on face value the piece might serve as a cautionary tale against sharing any
adult beverages with your love interest du jour, the LA production
persuasively plumbed the work’s musical depths and romantic sentiments, and
made a loving Valentine indeed out of the mystic beauty contained in Wagner’s
David Hockney’s evocative scene design is being seen in its second
revival, having premiered in LA in 1987. It remains quite a handsome and
effective production, well-maintained, and beautifully lit by Duane Schuler.
Indeed, the deceptively monochromatic look of many structural surfaces takes
the light exceptionally well, and the transformative powers of different
strong color filters created masterful delineation of the story’s quicksilver
moods. The judicious use of specials, area lighting and tight follow spots
heightened the shifting destinies of the principal characters.
A modern-art re-imagining of the structural elements of Act One’s ship
included a colorful, broadly striped raked deck receding with forced
perspective; wildly stylized sails and colorful draperies, akimbo in the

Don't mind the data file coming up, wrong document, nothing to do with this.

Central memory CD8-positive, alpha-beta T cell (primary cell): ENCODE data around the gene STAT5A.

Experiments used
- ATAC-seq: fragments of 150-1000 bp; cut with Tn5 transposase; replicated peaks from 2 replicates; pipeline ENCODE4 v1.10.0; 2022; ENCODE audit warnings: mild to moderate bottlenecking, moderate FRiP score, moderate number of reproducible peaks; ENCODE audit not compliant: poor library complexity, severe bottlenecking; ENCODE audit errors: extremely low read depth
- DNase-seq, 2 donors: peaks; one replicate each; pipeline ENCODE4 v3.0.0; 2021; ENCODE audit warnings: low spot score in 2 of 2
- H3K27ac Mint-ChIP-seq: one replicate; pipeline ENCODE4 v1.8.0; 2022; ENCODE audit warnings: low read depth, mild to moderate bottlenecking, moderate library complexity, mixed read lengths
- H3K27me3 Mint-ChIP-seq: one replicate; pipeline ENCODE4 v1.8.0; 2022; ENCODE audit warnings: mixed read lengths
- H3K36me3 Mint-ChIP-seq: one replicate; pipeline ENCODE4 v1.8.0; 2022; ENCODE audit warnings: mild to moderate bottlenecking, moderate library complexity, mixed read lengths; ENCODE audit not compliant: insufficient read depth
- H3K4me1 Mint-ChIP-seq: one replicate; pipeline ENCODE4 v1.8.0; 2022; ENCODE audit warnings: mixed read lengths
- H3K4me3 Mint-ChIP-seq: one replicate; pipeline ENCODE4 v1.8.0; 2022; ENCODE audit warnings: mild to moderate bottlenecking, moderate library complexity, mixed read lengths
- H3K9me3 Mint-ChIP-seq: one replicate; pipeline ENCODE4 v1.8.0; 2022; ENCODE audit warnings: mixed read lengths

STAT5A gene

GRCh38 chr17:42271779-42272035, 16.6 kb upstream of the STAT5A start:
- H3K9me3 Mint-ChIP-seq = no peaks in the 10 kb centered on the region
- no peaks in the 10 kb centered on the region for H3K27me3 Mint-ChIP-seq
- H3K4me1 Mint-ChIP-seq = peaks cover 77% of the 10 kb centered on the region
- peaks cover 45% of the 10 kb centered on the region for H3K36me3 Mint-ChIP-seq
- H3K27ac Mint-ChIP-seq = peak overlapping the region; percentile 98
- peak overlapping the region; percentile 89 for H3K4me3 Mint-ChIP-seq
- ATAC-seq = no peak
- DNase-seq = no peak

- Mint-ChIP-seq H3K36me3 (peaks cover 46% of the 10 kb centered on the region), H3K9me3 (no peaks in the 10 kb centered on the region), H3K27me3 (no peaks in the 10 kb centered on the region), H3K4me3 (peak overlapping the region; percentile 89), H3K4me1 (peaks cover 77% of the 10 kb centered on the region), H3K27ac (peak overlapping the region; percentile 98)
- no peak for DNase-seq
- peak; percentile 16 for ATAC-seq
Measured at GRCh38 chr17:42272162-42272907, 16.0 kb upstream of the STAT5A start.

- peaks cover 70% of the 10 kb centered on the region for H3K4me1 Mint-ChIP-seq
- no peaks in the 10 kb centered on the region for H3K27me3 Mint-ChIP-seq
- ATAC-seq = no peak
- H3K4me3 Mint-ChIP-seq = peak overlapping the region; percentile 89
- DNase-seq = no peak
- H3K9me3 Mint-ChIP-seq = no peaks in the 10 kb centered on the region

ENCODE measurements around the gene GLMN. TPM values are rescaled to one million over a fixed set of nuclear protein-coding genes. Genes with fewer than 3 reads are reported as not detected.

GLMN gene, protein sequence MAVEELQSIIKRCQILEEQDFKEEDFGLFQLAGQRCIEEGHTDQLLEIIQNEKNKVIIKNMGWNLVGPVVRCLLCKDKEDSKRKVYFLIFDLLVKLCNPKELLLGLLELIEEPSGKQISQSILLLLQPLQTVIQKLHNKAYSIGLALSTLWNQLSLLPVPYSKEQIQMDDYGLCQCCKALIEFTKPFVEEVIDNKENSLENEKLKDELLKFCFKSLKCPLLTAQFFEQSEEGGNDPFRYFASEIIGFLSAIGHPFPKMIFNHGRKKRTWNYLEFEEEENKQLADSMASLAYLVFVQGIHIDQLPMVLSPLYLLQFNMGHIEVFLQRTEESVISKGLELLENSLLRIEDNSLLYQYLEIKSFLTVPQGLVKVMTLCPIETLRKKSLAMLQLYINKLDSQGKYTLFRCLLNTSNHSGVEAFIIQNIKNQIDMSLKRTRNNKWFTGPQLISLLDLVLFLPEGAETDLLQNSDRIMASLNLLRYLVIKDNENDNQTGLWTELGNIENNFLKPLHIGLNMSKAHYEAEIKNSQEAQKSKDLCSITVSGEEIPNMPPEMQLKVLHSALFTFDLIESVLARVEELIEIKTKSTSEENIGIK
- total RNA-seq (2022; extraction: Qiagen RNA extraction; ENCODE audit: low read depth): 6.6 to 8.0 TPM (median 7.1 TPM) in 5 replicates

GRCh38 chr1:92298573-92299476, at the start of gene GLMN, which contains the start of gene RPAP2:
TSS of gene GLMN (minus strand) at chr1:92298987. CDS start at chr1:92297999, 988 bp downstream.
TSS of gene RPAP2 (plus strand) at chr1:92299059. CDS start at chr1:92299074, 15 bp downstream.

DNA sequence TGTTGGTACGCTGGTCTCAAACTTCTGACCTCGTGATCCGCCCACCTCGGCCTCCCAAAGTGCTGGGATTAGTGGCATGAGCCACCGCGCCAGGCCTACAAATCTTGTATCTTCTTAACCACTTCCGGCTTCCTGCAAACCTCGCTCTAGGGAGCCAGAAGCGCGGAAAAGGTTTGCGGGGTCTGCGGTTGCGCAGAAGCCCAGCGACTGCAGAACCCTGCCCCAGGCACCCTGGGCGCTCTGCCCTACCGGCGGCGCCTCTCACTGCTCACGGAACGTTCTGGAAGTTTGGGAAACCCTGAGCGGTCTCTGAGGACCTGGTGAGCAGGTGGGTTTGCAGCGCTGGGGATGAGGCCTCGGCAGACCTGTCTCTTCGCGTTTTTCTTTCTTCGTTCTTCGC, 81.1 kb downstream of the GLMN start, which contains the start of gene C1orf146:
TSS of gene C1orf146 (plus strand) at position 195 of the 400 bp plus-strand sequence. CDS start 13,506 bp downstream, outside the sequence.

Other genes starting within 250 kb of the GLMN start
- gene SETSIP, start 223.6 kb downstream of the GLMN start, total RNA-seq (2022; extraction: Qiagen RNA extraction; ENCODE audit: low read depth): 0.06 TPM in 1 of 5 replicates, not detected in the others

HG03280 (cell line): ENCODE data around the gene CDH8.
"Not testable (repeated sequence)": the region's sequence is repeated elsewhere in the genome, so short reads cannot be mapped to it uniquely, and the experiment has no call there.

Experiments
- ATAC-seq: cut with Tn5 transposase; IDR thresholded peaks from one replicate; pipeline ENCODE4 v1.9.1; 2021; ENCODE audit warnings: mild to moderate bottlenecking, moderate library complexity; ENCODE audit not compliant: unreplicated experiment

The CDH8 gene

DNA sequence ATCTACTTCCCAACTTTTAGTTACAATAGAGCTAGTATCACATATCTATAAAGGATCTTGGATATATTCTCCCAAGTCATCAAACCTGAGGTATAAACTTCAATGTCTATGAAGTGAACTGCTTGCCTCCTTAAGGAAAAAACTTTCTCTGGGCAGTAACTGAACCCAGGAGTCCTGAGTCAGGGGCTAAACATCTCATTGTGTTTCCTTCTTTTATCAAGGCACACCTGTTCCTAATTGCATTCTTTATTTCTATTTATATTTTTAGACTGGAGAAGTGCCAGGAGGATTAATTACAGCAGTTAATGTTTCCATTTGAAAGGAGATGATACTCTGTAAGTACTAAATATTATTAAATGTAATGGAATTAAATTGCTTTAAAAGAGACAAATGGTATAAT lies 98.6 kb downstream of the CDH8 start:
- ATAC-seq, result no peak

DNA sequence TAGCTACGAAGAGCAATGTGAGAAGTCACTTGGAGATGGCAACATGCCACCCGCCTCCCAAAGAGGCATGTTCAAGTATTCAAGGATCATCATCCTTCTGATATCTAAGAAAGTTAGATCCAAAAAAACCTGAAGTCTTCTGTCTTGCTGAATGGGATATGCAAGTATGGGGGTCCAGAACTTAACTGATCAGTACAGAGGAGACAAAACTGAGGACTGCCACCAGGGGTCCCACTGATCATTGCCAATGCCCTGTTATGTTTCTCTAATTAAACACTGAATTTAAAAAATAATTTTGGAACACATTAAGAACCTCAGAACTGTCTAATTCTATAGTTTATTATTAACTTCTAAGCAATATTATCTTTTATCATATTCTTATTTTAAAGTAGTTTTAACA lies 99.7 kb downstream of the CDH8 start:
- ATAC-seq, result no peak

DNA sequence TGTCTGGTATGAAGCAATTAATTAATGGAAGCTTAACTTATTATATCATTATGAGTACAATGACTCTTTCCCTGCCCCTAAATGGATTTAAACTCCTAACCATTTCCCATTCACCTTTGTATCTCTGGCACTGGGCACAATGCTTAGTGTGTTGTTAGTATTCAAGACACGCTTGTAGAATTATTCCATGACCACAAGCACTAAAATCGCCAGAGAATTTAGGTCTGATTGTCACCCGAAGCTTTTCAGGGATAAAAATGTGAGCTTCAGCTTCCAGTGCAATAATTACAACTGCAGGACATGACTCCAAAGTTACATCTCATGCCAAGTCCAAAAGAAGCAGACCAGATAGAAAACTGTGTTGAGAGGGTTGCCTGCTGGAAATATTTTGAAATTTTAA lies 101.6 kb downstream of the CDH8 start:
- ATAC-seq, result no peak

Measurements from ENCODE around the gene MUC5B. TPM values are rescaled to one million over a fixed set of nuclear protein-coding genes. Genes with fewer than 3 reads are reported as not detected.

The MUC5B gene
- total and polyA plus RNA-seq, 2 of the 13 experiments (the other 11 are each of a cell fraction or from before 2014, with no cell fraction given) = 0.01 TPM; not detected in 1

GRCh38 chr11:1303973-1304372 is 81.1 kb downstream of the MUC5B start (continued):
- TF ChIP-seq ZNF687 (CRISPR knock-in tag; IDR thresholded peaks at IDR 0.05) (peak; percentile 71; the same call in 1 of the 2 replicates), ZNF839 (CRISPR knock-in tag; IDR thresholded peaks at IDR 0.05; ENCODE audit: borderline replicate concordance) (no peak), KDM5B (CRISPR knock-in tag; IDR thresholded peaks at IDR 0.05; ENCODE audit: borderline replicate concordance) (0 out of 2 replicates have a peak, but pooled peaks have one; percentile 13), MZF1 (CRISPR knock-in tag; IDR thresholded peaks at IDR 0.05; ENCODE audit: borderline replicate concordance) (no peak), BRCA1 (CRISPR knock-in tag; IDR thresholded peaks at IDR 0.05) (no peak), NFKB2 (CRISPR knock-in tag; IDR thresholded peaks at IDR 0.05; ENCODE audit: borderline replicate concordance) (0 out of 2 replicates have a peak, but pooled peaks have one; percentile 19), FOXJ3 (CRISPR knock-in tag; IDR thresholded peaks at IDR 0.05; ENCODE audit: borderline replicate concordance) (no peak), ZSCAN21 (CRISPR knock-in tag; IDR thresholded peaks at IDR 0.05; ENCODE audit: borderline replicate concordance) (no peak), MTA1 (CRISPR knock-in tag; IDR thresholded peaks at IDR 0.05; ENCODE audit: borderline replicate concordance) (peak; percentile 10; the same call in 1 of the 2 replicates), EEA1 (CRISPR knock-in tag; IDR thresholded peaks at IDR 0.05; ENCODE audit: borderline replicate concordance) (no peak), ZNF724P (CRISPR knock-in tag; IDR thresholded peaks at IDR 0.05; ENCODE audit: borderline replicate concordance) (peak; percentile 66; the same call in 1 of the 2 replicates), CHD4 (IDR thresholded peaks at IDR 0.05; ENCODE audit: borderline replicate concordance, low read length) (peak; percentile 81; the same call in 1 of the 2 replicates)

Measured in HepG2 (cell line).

wind; and a chaise for “Isolde” that would not be out of place in a Picasso
cubist drawing. Act Two’s fateful garden featured a similar rake, with a
grove of trees receding at stage left, topped with cut-out boughs right out
of a Matisse scrapbook; and a rather more realistic fortress wall running the
length of stage right, the balcony of which looked to be “Juliet’s” famous
perch, borrowed from Verona.
The serene field in Act Three is arguably the the most fanciful structure,
rising on the upstage rake to include a sort of shapely “splashing wave” of
green meadow. A couple of well-placed field stones are framed by a large
cutout tree branch just behind the proscenium. All of this set was quite
colorless at first, commenting on “Tristan’s” coma, then catching fire in the
colored lights to great effect as his agitation mounts.
John Treleaven (Tristan)
While all of this worked well enough, it has to be said that Mr. Hockney’s
highly individual decorative gifts did seem to root the visuals in an
artistic vocabulary of, well, twenty years ago. And, for all the imagination
that the set and lights embodied, the costumes were merely (though not badly)
Prince Valiant Standard Issue, albeit in faaaaaaaaaabulous colors. Our
heroine looked especially lovely in her deep wine gown --- well, okay, okay,
with the sole misjudgment of plopping a squatty crown with clinging veil on
her head to meet “King Marke,” which had the dire effect of reducing her
visually, however briefly, to a pissed off Smurf.
Music Director James Conlon brought his considerable experience to bear